On Monday afternoon, reproductive rights advocates in Missouri kicked off a 72-hour “women’s filibuster” to stand up against their state legislature’s current attacks on abortion access. Lawmakers have considered more than 30 anti-choice bills this session alone, including a hotly contested measure that would triple the state’s current abortion waiting period and force women to wait a full three days before accessing reproductive health care. The length of the current filibuster is in direct response to that piece of legislation.
“It’s clear that many in the Missouri legislature have not heard what women in Missouri think about their obsession with attacking women’s health,” explains the website that is live streaming the protest. “So we are putting on our own 72-hour Women’s Filibuster on the steps of the Missouri Capitol. From Monday, May 12th at 2pm until Thursday, May 15th at 2pm, Missourians will make our voices heard on women’s health.”
If the 72-hour abortion waiting period passes, it will bring the state in line with South Dakota and Utah, the only two states in the nation that have enacted three-day waiting periods. Missouri already imposes a 24-hour wait on women seeking reproductive care, which is a popular tactic to dissuade women from having an abortion. In reality, however, these type of state laws don’t change women’s minds, since most of them are already confident about their decision to end a pregnancy.
“It may seem small to an outsider — increasing the wait by an extra 48 hours, what’s the big deal? — but it’s a slippery slope toward making abortion illegal altogether,” Liz Read Katz, one of the Missouri residents who will testify at the Women’s Filibuster, told ThinkProgress in an interview. “If it can happen in one state, it can happen in any state.”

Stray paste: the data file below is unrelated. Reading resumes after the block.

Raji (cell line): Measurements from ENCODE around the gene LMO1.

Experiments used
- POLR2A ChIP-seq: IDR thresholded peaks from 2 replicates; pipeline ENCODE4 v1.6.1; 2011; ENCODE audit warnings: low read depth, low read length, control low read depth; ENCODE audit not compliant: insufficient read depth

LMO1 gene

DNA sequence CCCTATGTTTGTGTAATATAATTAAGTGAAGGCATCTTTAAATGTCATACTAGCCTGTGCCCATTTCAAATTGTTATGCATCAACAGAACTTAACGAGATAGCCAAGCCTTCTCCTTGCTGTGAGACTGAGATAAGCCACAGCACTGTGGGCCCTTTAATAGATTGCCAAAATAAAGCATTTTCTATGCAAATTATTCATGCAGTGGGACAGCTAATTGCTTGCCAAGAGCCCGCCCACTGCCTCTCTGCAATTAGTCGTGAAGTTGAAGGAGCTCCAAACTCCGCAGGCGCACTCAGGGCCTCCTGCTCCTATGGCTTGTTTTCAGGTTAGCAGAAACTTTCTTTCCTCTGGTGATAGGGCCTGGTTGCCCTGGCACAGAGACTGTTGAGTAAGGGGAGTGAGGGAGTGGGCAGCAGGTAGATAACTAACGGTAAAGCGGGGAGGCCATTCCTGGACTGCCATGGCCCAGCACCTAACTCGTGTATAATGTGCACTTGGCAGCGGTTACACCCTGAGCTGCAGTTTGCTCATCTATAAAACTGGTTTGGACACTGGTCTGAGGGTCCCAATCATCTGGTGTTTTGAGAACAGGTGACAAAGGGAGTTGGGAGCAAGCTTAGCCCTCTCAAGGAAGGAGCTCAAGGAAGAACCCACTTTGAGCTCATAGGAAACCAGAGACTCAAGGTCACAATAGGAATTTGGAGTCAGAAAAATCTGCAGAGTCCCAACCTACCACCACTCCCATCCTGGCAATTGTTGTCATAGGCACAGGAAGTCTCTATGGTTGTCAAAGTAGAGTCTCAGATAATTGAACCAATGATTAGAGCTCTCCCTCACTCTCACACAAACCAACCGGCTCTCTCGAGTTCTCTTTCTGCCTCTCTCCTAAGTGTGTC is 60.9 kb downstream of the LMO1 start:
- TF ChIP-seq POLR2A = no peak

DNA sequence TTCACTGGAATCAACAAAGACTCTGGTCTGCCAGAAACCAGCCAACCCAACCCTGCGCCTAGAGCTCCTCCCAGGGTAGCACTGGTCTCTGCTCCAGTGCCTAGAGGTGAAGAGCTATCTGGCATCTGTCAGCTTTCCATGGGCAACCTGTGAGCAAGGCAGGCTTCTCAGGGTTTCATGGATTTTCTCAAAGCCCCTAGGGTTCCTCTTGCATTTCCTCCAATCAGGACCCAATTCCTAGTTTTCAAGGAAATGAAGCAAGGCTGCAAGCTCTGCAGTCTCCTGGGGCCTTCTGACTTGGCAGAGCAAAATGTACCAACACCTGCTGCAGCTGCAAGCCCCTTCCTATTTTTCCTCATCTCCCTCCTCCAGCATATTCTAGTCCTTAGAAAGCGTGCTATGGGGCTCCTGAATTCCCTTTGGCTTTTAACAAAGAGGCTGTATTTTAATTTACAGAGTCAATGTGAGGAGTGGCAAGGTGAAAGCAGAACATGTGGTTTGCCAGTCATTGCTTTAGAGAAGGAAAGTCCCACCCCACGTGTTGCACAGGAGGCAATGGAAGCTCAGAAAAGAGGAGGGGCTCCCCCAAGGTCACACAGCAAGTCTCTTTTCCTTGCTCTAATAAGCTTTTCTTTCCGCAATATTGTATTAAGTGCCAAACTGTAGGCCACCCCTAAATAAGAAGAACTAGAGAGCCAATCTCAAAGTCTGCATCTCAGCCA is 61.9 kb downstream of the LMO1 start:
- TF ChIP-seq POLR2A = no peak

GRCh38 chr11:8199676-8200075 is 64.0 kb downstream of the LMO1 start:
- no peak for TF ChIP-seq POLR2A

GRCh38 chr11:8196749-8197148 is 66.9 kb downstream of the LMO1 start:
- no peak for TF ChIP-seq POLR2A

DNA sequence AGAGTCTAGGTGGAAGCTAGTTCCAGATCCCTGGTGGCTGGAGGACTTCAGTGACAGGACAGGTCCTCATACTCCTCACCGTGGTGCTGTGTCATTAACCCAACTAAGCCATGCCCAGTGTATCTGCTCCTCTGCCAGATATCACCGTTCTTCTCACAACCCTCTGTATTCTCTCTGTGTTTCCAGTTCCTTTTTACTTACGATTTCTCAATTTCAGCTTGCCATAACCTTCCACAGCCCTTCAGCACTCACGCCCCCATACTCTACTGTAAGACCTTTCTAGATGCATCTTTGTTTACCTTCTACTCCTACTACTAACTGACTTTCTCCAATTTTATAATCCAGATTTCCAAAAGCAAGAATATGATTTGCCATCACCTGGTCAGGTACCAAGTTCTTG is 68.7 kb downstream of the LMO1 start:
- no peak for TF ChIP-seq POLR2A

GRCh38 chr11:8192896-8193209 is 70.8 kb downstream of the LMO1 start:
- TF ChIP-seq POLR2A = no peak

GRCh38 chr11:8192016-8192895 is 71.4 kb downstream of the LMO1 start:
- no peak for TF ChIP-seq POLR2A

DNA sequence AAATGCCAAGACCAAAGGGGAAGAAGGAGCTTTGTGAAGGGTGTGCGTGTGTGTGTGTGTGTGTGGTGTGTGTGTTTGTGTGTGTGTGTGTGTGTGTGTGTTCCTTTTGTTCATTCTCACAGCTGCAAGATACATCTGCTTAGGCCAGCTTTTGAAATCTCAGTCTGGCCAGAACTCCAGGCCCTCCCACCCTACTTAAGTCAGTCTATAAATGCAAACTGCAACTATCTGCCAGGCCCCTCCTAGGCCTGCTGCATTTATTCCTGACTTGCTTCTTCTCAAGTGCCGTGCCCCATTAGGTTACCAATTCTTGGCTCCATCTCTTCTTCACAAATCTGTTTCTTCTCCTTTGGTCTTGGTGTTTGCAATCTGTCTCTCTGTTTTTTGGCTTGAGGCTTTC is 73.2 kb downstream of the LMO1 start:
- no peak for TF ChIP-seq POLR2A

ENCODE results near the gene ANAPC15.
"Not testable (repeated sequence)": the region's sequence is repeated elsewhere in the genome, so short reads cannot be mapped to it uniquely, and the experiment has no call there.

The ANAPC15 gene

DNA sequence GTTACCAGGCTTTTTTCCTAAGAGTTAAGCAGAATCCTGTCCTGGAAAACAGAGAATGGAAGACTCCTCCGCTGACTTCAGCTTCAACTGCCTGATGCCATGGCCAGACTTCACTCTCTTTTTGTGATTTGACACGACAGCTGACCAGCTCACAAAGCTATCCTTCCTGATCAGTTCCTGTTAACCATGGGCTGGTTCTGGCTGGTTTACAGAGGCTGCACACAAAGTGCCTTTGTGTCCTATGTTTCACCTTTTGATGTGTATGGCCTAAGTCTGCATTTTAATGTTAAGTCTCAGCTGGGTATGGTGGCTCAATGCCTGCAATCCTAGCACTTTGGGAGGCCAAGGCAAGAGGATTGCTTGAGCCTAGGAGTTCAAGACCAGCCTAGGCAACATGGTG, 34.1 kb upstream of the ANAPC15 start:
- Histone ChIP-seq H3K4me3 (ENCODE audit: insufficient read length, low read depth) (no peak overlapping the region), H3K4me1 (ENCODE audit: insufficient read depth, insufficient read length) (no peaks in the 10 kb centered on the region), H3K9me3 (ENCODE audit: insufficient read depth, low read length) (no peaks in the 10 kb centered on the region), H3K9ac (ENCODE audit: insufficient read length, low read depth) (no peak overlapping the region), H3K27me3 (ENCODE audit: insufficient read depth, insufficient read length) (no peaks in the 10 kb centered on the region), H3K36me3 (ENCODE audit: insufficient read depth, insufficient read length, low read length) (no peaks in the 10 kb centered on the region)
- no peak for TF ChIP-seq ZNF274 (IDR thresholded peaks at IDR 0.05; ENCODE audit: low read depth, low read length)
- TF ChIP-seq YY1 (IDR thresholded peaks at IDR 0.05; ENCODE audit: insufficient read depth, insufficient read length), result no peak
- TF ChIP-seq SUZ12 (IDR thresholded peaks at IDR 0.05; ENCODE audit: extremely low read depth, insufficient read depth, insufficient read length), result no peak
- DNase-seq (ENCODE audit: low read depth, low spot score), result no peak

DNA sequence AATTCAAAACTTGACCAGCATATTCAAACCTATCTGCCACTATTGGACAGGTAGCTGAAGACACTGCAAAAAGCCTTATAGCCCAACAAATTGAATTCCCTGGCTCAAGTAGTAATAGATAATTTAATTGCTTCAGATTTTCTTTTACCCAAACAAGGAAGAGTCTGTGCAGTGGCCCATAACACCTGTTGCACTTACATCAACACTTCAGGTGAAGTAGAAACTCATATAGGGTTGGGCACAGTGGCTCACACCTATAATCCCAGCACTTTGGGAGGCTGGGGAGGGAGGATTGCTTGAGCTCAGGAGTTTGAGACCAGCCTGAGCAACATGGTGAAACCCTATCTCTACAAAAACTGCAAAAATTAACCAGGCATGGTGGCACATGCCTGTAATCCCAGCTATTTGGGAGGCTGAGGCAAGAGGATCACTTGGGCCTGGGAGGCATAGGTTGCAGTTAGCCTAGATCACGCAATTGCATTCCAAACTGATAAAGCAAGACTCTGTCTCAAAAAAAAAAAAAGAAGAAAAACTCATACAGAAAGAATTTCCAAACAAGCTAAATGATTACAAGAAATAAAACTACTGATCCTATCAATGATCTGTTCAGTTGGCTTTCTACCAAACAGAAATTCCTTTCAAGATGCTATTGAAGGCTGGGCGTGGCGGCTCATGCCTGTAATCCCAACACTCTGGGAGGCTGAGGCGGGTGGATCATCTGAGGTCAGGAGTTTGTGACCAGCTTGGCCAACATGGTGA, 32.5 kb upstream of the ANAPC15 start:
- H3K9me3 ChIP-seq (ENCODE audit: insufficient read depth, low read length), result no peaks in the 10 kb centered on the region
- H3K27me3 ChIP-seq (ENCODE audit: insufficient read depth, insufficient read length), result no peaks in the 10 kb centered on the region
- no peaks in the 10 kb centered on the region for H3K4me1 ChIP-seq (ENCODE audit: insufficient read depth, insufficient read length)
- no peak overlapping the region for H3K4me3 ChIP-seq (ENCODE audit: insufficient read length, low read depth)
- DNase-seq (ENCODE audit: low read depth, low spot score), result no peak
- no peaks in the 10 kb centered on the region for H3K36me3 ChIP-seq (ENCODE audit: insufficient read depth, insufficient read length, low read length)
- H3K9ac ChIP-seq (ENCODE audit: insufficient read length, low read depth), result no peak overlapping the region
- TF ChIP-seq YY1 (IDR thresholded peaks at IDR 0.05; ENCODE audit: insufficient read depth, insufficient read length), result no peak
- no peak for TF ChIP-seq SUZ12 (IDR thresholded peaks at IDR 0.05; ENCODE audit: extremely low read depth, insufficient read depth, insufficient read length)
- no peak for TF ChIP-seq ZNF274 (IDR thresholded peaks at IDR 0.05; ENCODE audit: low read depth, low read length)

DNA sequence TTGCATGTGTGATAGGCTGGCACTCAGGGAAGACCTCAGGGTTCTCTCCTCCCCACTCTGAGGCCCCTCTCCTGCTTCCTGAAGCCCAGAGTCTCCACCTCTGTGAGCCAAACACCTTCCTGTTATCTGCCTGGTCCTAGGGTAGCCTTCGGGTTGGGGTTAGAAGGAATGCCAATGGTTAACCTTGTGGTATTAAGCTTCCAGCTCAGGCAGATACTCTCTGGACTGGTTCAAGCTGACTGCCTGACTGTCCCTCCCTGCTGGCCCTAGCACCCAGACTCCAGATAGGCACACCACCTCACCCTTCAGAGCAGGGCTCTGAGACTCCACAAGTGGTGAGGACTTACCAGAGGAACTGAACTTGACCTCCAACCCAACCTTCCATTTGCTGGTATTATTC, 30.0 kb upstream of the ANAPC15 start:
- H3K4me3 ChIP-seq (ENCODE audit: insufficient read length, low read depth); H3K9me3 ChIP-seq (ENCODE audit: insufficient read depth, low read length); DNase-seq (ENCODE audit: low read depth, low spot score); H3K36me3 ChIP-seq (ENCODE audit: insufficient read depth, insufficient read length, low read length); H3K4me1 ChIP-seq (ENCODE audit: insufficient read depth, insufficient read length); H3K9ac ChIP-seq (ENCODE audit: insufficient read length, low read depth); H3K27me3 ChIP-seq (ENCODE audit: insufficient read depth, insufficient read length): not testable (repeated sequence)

Read Katz will share her own abortion story at the event. She and her husband were “ecstatic” when they found out they were going to have a baby — but genetic testing revealed that their unborn child had a chromosomal condition that is almost always fatal. They made the difficult decision to end the pregnancy because they decided they “could not in good consciences bring a child into this world that would only know pain and suffering.”
“At the time, I felt so alone. No one talks about terminations for medical reasons — it just doesn’t come up. Women feel so stigmatized and like they can’t talk about it because of the political atmosphere,” Read Katz explained. “I don’t want women to feel alone, and that’s why I share my story.”
For Read Katz, a 72-hour waiting period would have forced her to carry a doomed pregnancy even longer. She described that prospect as “heart-wrenching,” and plans on asking Missouri lawmakers to reconsider forcing that situation on other women.
In addition to the emotional toll, abortion waiting periods also result in substantial financial burdens for the women who choose to end a pregnancy. There’s only one abortion clinic left in the whole state of Missouri, so a three-day waiting period would force patients to figure out how to make that long trip several times, and potentially require them to spend even more money on transportation and lodging.
“It’s horrible for women,” Read Katz said.
Nonetheless, Missouri lawmakers have come under fire for characterizing the proposed waiting period as a necessary policy to allow women to seriously consider their decision to end a pregnancy. One GOP representative compared choosing an abortion to buying a car. “Even when I buy a new vehicle — this is my experience — I don’t go right in there and say, I want to buy that vehicle, and, you know, leave with it,” Rep. Chuck Gatschenberger (R) said during a debate over the legislation, suggesting that women shouldn’t be too hasty when having an abortion. One of his female colleagues called those comments “extremely offensive” and “demeaning to women.”